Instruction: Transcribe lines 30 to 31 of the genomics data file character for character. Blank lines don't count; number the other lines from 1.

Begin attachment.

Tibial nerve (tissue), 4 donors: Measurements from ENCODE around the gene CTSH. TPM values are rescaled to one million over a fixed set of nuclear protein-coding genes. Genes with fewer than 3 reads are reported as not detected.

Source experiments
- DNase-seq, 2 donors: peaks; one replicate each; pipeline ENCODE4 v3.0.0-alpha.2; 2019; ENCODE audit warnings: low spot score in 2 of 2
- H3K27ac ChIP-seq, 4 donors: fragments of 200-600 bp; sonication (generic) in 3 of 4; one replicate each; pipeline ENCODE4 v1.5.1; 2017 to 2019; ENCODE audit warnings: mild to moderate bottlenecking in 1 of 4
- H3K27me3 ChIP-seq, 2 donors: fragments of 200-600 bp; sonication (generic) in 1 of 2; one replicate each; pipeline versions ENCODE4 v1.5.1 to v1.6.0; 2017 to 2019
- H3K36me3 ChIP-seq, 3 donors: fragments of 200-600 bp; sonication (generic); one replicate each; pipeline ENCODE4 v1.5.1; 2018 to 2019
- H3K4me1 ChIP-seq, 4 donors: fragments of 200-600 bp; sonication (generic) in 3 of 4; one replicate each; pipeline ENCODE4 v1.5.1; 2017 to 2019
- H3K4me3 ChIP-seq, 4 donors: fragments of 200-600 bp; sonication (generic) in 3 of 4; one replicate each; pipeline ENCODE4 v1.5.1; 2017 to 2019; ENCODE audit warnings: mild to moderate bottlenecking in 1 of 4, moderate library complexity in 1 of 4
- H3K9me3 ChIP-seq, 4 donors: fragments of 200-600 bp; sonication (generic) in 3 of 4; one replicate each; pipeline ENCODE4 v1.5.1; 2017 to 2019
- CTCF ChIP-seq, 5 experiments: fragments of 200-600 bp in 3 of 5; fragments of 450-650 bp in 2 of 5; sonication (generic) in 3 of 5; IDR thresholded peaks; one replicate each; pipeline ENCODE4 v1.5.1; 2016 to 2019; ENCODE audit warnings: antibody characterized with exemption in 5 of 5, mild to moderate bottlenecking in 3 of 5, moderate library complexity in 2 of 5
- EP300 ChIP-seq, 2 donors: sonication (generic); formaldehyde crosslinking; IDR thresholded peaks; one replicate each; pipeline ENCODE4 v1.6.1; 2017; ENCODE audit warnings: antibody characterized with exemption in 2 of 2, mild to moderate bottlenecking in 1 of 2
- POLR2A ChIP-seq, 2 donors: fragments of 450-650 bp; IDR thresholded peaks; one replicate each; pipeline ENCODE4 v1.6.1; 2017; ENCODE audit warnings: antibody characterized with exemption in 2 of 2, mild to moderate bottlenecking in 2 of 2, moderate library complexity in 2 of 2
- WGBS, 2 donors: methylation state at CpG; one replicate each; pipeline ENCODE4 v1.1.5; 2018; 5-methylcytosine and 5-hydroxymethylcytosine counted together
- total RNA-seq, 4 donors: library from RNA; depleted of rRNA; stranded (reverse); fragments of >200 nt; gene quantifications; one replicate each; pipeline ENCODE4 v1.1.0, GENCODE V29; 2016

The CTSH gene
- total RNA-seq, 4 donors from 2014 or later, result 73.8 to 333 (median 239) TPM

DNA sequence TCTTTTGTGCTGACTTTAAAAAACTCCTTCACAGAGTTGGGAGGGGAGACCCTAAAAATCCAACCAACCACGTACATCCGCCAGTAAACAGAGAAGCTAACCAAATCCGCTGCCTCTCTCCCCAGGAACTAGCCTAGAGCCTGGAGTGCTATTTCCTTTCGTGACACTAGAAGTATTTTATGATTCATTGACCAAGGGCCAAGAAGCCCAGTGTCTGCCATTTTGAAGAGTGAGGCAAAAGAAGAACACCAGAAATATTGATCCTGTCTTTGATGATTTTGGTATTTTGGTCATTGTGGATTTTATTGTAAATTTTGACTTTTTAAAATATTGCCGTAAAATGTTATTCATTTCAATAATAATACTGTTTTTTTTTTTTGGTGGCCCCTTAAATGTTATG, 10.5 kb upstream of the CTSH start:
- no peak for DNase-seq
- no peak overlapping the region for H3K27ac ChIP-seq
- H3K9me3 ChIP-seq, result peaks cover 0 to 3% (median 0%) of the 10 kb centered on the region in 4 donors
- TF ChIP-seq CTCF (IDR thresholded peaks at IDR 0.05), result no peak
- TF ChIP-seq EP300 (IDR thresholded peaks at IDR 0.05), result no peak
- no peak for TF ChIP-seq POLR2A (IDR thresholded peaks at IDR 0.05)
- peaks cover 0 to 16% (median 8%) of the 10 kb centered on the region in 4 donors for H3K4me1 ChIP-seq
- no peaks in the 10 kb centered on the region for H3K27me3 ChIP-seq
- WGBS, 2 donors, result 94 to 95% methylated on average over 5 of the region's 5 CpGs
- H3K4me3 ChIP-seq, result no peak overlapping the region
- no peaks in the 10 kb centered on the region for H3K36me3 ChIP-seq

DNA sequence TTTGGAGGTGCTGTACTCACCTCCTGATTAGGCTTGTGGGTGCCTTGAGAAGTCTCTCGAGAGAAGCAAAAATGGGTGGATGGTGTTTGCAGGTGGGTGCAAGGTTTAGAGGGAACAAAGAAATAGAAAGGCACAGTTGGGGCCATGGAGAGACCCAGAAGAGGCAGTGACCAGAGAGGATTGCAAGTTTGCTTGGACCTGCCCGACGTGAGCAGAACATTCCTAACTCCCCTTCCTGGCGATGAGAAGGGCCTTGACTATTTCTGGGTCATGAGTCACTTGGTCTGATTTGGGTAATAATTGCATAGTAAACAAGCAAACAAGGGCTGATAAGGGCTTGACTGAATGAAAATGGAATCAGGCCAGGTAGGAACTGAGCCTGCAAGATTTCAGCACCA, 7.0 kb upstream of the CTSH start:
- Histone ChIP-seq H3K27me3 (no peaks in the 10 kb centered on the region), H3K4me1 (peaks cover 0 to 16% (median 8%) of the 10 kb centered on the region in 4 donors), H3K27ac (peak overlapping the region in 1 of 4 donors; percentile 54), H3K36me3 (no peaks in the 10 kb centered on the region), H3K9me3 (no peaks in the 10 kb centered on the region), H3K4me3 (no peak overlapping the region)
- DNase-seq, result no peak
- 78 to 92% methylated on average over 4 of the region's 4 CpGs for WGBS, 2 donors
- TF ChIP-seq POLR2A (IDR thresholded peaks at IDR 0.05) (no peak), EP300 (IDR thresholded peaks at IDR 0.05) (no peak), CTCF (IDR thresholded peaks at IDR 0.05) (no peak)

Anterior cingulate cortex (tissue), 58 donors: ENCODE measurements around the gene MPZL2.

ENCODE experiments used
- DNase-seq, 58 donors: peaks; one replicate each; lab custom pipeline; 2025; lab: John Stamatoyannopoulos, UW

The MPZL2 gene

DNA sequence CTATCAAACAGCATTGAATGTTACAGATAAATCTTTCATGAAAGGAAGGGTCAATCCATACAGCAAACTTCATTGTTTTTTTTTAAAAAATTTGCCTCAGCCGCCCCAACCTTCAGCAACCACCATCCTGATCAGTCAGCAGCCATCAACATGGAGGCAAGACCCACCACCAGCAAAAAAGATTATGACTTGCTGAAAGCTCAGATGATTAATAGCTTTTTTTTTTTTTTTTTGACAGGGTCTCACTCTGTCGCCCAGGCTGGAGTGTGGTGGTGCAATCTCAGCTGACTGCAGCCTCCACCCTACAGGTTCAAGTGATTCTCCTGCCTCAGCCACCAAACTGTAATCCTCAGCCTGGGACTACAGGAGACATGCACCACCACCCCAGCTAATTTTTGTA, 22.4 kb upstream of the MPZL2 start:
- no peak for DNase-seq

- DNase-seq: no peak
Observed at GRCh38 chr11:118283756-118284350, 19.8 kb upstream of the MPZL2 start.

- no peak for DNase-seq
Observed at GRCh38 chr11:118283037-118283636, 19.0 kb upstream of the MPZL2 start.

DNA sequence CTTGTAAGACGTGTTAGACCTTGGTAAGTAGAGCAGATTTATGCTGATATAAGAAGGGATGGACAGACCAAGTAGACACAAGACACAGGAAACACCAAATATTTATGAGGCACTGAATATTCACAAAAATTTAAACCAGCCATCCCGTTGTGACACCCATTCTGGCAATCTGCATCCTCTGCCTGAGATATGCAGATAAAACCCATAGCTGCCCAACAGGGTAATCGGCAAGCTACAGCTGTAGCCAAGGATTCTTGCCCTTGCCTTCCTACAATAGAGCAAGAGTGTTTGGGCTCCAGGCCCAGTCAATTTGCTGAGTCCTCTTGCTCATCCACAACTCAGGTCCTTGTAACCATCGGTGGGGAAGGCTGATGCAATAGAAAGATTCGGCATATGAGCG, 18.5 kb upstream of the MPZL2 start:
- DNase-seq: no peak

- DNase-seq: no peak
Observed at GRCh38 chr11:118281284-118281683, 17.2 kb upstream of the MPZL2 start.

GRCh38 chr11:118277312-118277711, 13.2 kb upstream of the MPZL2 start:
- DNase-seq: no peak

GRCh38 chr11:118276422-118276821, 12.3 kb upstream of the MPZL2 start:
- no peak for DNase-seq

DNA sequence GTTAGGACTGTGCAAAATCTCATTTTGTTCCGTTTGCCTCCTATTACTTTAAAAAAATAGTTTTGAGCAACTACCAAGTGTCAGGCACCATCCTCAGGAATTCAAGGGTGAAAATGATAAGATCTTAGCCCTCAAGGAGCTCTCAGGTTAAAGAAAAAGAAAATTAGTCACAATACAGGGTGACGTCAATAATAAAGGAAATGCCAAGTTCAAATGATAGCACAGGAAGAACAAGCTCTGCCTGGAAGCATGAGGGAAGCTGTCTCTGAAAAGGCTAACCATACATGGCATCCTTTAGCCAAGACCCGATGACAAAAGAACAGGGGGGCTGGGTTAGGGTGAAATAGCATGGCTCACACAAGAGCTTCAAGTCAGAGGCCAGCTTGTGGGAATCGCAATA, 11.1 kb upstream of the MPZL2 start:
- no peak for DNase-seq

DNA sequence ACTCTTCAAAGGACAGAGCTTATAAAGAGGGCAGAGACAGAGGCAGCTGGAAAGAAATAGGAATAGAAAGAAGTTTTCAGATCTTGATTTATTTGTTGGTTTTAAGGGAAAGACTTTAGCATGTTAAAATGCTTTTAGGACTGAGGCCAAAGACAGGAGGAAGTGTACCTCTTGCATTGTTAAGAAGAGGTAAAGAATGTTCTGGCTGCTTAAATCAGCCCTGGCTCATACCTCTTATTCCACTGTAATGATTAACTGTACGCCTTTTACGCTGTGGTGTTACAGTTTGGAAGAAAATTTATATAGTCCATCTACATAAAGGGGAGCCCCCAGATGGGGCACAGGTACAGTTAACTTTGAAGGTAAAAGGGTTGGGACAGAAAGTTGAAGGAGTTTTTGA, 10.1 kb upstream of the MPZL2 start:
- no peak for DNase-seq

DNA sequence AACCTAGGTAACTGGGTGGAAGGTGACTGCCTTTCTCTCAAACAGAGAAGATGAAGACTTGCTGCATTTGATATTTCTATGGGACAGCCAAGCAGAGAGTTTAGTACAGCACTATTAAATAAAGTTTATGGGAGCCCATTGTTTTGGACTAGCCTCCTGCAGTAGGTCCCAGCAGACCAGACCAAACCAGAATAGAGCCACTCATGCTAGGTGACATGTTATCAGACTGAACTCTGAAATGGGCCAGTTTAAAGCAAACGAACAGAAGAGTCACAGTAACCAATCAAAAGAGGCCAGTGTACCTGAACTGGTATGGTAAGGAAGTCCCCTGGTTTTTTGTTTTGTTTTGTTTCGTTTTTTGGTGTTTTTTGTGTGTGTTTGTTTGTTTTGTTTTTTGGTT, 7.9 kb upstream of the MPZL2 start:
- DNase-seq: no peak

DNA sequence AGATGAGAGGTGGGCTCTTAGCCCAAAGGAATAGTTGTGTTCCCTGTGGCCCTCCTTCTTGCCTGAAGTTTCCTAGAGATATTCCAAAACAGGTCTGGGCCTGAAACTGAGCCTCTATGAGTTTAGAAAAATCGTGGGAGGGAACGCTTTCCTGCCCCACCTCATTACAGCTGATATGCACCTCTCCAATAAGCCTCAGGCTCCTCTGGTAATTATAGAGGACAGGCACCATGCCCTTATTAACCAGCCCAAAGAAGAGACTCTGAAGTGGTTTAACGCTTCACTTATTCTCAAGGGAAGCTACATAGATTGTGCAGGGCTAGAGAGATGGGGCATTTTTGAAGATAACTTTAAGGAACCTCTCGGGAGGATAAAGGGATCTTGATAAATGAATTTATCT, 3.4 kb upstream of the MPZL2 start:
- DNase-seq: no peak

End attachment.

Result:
- Histone ChIP-seq H3K27me3 (no peaks in the 10 kb centered on the region), H3K4me1 (peaks cover 0 to 16% (median 8%) of the 10 kb centered on the region in 4 donors), H3K27ac (peak overlapping the region in 1 of 4 donors; percentile 54), H3K36me3 (no peaks in the 10 kb centered on the region), H3K9me3 (no peaks in the 10 kb centered on the region), H3K4me3 (no peak overlapping the region)
- DNase-seq, result no peak